Study of Blood Inhibitors in Hemophilia Patients

Hemophilia is a disorder that causes blood not to clot properly, and because it is rare, it receives comparatively little funding for research. But for the estimated 20,000 people with hemophilia in the U.S., the health and economic effects of the disorder can be devastating.

Particularly challenged are the 7 to 10 percent of patients who develop antibodies, or inhibitors, which prevent the drugs used to treat their bleeds from working. Those with inhibitors are twice as likely to require hospitalization for bleeding. The costs for their hospital care are, on average, three to five times greater, with medical bills for many climbing above $1 million over a lifetime.

The problem is more serious than just a cut that won't stop bleeding. Hemophilia can lead to spontaneous internal bleeding that can cause severe damage to joints, organs and the neurological system.

Thanks to a CDC Foundation partnership with Baxter Bioscience and Pfizer Inc, a CDC team led by Michael Soucie, Ph.D., associate director of science for CDC’s Division of Blood Disorders, is closer to understanding why some people with hemophilia develop inhibitors and others don't.

"Understanding the risk factors for inhibitors will help to guide treatment for people at high risk for this complication and may lead to the development of products that are less likely to cause an inhibitor," says Soucie.

More Data Improves Patient Care

About 70 percent of all people with hemophilia in the U.S. receive some of their medical care from federally funded treatment centers located throughout the country. CDC already works closely with these centers to ensure the safety of blood products and to collect data on joint complications. Funding from the CDC Foundation partnership enabled CDC to expand this monitoring system to collect the additional blood specimens and data needed to study inhibitors.

Through the inhibitors study, researchers gather data from patients before an inhibitor develops and then closely analyze data from patients who later develop an inhibitor to determine which factors – like age, race/ethnicity, and frequency and type of treatment – are most strongly associated with inhibitor development. Another key factor is genotype, or the exact genetic mutation responsible for a person's hemophilia. There are more than 2,000 genotypes that cause hemophilia.

An initial $3 million grant from Wyeth Pharmaceuticals (now a part of Pfizer Inc) to the CDC Foundation in 2005 helped CDC launch a pilot study with 12 treatment centers. Following the successful pilot phase, in 2009 the CDC Foundation received $1.5 million from Baxter Healthcare Corporation and $1.5 million from Pfizer Inc to help CDC conduct the second phase of the study, adding five more treatment centers and a wider range of data collection and analyses. Most recently, Pfizer contributed an additional $800,000 to further expand genotype data collection.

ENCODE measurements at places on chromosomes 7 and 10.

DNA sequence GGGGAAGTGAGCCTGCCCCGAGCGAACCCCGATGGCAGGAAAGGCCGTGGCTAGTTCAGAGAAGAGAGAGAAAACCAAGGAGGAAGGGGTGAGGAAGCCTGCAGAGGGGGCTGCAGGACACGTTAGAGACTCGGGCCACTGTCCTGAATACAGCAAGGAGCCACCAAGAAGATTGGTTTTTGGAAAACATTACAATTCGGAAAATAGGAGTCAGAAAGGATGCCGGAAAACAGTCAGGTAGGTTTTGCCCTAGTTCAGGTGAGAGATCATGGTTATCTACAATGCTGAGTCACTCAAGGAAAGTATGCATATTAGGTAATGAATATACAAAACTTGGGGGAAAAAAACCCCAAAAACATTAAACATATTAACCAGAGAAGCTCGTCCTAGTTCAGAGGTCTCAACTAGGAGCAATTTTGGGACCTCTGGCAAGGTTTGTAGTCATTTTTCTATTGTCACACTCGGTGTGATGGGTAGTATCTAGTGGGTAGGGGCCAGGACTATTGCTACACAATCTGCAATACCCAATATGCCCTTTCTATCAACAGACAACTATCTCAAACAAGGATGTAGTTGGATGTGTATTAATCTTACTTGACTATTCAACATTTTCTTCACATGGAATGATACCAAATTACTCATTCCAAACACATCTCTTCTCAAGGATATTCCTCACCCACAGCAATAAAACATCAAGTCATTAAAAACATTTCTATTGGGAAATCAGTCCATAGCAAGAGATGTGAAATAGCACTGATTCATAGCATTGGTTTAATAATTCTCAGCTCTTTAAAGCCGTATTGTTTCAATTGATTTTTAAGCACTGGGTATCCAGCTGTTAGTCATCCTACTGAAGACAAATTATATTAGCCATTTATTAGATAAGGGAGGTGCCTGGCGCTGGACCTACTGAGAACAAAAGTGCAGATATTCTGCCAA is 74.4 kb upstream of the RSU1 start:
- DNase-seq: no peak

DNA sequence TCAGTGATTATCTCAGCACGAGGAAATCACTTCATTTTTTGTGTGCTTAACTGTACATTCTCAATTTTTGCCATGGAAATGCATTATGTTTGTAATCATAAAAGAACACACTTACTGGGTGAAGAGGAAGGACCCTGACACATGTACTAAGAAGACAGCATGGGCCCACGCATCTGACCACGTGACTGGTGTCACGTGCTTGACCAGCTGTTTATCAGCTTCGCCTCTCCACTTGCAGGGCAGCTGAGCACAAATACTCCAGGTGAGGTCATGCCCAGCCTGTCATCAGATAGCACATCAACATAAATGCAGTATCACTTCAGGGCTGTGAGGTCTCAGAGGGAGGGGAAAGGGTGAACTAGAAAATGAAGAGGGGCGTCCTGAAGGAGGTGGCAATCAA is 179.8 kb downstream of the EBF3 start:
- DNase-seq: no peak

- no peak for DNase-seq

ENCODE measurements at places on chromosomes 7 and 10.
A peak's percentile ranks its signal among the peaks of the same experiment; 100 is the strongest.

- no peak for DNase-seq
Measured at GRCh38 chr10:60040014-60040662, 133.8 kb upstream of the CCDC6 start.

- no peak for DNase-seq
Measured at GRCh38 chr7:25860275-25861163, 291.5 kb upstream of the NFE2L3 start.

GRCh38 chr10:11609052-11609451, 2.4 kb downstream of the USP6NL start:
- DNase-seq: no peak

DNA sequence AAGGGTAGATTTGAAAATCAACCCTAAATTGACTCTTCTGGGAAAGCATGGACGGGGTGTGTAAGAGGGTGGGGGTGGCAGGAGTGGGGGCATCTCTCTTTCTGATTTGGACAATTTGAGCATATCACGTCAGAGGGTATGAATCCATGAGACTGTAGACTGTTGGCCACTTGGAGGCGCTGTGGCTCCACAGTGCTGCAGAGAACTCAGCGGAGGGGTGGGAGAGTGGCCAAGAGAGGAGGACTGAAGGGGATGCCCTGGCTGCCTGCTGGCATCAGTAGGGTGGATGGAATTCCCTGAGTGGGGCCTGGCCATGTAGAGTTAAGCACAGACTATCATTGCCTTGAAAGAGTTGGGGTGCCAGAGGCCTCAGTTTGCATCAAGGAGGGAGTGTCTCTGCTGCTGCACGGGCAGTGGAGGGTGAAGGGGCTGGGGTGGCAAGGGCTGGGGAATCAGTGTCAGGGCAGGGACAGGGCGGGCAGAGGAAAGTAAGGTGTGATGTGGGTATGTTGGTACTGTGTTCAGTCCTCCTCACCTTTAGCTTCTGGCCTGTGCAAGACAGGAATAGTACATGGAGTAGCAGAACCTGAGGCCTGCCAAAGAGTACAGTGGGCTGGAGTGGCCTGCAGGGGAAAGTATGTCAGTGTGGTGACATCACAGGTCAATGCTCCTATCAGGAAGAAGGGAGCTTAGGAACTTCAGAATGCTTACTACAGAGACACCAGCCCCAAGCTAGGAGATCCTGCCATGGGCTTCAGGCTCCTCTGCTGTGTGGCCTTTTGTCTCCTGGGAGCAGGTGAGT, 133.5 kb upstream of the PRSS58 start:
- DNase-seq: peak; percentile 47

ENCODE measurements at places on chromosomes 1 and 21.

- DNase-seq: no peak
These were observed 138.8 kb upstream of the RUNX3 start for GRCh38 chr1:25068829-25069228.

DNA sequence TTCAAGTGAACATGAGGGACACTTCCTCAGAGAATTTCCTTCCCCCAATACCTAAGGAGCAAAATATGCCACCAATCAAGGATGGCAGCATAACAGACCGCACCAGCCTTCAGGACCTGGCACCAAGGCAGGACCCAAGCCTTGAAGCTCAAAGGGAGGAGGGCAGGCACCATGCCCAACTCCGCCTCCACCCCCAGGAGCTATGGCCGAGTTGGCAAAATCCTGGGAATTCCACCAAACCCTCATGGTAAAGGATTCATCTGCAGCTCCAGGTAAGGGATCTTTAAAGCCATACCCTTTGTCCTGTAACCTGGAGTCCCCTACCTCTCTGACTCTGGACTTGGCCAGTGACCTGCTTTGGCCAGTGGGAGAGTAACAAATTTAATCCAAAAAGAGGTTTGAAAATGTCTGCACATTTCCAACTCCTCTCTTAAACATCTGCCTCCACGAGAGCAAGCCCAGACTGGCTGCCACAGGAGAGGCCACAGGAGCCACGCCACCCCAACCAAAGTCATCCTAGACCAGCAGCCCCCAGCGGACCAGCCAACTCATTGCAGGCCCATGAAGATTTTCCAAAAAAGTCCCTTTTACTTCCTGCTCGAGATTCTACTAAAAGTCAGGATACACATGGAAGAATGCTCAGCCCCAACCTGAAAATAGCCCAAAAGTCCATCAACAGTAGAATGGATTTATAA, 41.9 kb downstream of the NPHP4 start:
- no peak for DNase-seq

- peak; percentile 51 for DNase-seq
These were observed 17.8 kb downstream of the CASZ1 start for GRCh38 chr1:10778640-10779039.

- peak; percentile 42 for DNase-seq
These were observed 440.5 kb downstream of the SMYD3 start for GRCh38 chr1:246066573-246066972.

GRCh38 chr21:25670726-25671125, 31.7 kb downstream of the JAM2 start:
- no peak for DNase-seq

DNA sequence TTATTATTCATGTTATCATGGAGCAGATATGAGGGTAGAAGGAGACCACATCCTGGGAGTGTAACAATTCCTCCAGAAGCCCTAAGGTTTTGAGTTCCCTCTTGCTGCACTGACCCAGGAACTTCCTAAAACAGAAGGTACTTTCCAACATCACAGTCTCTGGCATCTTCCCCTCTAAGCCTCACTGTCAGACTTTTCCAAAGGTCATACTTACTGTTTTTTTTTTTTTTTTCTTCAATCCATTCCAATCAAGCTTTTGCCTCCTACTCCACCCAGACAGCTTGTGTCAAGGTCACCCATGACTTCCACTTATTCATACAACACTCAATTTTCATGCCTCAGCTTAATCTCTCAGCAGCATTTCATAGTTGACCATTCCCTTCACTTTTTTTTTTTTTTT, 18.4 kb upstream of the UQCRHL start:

“The advantage to what we’re doing is that it gives you the best scientific data. The down side is that it takes a long time and it’s expensive,” says Soucie. “There would be no way for outside partners to directly support our work were it not for the CDC Foundation.”

Digging Deep: Genetics May Hold Answer

A key component of the inhibitors study involves genotyping every participant. The resulting data have provided the first estimates of inhibitor risk by genotype for the U.S., allowing doctors to more accurately predict which patients are likely to develop inhibitors and take action to prevent complications. The data may also lead to better drugs to treat hemophilia.

“Drug manufacturers can change molecules of drugs, so knowing which molecules are most likely to trigger a problem allows them to make changes to lessen the risk,” says Soucie. “That’s a really unique factor of this study.”

The study has implications beyond hemophilia. Genotyping also holds the potential to inform research on treatments for everything from spina bifida and Down syndrome to muscular dystrophy. While rare disorders often receive less research funding than more high profile threats, the sheer number of rare disorders – over 7,000 – accelerates the race for answers.

“If you add them all up, an estimated 25 million people in the United States are affected by rare disorders, and another 35 million in Europe,” Soucie says. “So if you can learn about the genetic mutations, you can shape innovations that potentially will affect many more people. The implication for public health is huge.”

Shannon Easley is associate vice president for communications with the CDC Foundation